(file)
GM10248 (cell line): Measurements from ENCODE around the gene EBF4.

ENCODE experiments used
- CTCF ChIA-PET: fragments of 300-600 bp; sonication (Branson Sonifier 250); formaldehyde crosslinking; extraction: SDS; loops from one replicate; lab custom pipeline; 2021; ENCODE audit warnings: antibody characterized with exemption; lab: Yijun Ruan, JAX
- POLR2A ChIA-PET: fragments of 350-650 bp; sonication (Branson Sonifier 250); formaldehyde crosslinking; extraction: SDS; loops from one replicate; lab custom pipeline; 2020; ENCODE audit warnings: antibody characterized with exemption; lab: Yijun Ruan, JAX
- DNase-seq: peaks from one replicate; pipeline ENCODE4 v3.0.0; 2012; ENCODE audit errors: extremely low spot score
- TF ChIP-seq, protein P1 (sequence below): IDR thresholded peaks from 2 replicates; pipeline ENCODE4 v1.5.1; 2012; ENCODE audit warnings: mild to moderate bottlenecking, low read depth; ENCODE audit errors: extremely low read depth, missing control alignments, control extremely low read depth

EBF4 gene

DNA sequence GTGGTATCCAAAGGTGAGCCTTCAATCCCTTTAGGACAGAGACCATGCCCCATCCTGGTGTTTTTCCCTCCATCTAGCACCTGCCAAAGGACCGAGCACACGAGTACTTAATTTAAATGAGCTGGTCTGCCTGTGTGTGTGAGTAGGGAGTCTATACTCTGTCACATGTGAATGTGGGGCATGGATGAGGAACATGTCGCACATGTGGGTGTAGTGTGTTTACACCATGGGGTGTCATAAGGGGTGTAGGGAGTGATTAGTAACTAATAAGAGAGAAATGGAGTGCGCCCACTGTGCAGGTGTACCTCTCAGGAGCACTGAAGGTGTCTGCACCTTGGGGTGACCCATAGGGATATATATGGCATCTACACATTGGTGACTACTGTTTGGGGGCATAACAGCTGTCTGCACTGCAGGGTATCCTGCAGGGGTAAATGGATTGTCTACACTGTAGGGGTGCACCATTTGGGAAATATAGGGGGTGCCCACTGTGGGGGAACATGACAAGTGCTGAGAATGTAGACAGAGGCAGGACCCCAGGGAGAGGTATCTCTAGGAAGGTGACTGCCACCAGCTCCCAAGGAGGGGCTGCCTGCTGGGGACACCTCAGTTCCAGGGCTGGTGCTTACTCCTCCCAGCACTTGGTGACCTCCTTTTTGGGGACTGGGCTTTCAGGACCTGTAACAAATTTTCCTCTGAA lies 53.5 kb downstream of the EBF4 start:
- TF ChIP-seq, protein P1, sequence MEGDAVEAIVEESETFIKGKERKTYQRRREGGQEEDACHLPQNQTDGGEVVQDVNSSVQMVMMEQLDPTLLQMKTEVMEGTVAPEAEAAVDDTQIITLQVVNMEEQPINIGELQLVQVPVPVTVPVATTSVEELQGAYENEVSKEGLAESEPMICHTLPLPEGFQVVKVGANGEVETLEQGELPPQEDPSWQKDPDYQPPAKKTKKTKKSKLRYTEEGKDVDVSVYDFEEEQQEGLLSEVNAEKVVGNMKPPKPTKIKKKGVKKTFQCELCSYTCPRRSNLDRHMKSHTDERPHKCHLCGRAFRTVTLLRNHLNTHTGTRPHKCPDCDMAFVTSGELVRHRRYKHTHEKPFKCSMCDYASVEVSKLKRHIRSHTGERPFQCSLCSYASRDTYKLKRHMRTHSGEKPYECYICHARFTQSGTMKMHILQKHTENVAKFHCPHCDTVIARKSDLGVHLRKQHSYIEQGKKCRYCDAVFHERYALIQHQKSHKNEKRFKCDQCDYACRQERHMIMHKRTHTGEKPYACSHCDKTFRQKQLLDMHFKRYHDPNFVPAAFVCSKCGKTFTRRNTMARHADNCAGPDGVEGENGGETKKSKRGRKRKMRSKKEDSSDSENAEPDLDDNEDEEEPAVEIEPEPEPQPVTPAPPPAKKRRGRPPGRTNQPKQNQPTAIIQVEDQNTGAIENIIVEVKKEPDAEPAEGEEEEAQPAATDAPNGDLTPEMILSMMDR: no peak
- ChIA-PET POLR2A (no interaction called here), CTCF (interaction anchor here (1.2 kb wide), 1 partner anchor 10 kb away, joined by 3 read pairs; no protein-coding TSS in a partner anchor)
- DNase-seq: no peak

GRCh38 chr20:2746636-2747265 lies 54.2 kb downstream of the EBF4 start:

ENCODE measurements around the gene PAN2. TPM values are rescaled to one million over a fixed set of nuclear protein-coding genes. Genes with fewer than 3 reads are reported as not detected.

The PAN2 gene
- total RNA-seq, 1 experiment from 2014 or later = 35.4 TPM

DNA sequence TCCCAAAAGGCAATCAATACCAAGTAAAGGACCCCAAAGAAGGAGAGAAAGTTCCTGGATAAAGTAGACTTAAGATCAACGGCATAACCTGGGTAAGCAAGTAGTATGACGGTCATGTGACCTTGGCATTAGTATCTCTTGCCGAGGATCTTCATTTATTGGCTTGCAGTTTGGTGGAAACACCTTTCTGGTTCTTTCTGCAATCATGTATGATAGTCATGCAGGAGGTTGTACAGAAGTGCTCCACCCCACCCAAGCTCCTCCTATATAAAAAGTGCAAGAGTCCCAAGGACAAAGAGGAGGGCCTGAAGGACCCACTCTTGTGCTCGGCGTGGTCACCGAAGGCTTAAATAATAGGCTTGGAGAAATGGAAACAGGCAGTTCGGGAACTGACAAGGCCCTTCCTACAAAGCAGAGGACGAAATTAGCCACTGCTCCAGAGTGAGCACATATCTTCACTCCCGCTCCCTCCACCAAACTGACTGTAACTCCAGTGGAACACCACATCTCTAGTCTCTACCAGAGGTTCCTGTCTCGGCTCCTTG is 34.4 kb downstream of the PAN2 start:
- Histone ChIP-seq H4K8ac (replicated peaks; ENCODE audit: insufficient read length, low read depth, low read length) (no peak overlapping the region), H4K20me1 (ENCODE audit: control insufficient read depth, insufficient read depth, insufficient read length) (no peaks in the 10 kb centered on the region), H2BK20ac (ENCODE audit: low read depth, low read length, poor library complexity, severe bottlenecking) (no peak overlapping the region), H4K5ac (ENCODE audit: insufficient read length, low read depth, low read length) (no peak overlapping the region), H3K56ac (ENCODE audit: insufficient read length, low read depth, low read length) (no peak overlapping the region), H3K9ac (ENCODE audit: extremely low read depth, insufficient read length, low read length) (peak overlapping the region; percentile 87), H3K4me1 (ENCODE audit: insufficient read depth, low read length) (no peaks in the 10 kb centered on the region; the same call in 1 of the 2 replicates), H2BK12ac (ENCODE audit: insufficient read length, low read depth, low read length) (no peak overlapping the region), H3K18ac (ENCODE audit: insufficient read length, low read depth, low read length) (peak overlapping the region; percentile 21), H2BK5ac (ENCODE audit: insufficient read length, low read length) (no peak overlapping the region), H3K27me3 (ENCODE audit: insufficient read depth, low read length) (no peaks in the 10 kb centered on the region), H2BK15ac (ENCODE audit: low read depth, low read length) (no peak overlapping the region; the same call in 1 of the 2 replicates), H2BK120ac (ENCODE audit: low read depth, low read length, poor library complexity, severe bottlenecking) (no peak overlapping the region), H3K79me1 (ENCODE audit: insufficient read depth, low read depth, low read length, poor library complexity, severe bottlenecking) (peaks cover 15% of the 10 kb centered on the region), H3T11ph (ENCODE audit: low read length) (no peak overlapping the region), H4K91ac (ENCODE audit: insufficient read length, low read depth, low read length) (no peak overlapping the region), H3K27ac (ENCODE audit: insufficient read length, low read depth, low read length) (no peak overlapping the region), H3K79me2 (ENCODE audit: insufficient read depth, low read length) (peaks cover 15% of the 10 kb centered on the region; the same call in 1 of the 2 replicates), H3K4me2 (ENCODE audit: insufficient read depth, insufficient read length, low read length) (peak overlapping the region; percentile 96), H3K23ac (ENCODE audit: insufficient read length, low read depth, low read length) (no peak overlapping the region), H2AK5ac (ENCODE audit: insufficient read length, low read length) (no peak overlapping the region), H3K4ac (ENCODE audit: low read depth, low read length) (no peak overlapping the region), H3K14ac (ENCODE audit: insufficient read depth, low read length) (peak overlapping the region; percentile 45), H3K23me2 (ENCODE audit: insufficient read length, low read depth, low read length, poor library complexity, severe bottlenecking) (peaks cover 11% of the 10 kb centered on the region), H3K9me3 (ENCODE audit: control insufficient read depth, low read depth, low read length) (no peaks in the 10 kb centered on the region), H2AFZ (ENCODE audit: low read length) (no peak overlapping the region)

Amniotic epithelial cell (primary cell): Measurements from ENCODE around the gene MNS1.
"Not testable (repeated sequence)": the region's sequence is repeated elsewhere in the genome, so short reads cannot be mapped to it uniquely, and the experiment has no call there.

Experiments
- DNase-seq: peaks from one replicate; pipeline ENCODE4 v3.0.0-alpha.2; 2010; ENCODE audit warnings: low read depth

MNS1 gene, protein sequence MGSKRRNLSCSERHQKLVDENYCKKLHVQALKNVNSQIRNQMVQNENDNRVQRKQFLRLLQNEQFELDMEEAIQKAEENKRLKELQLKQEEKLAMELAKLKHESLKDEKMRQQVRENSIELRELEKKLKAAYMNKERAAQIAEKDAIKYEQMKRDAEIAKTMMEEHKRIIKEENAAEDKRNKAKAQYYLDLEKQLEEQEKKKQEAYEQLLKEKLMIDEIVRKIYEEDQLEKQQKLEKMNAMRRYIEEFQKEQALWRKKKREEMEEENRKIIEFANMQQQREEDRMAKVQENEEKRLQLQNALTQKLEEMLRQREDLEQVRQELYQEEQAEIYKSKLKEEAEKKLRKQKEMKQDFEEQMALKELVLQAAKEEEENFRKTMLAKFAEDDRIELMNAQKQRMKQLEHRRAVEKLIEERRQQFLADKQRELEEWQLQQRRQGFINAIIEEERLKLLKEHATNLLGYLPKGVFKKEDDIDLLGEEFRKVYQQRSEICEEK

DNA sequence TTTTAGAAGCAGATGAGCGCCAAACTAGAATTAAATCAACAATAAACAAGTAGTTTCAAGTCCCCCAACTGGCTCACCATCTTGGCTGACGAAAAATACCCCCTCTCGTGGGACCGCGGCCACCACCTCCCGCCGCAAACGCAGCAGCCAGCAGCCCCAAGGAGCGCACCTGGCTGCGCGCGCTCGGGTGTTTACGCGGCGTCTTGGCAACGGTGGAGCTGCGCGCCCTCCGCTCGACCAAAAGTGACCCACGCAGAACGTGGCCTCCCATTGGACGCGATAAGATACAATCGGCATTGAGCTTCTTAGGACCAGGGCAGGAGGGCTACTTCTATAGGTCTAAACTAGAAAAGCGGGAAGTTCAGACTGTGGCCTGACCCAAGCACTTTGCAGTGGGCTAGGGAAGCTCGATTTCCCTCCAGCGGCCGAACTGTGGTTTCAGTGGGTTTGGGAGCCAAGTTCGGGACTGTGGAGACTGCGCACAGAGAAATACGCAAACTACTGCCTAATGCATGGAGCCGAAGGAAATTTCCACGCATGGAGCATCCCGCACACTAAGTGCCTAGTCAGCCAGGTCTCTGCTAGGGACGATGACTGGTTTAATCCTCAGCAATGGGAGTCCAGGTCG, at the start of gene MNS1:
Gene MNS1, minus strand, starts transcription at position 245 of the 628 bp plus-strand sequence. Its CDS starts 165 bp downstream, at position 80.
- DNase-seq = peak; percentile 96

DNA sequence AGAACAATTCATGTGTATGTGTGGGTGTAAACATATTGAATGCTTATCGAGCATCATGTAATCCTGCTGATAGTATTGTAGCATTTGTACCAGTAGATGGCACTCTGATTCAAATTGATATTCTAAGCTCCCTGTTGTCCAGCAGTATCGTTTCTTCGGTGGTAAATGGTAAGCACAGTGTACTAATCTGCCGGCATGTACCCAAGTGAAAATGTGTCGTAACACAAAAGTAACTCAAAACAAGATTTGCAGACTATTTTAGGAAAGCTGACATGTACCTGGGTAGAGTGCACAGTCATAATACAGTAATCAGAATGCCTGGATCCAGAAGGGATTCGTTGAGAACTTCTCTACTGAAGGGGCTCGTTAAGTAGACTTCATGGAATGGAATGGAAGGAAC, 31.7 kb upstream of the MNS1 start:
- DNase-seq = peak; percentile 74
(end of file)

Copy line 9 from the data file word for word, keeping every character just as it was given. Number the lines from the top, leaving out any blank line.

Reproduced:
- TF ChIP-seq, protein P1, sequence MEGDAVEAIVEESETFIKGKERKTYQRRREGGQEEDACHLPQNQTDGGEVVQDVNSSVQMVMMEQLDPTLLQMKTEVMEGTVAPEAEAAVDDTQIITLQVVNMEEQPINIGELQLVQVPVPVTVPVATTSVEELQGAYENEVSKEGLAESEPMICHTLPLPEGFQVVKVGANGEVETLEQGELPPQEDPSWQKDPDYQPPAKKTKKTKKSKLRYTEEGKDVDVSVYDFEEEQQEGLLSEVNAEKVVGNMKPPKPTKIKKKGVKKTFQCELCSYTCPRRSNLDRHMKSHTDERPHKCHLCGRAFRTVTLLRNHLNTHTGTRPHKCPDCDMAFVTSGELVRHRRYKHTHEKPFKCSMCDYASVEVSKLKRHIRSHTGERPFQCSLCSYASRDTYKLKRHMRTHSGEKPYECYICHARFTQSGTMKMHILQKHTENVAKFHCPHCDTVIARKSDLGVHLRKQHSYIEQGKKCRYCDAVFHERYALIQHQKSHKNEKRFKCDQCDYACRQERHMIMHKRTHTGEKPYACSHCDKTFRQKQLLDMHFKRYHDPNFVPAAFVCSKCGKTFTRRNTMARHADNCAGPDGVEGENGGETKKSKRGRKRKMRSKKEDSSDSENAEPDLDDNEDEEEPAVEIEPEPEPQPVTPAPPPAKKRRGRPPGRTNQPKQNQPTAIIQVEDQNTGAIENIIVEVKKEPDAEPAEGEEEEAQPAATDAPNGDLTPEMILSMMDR: no peak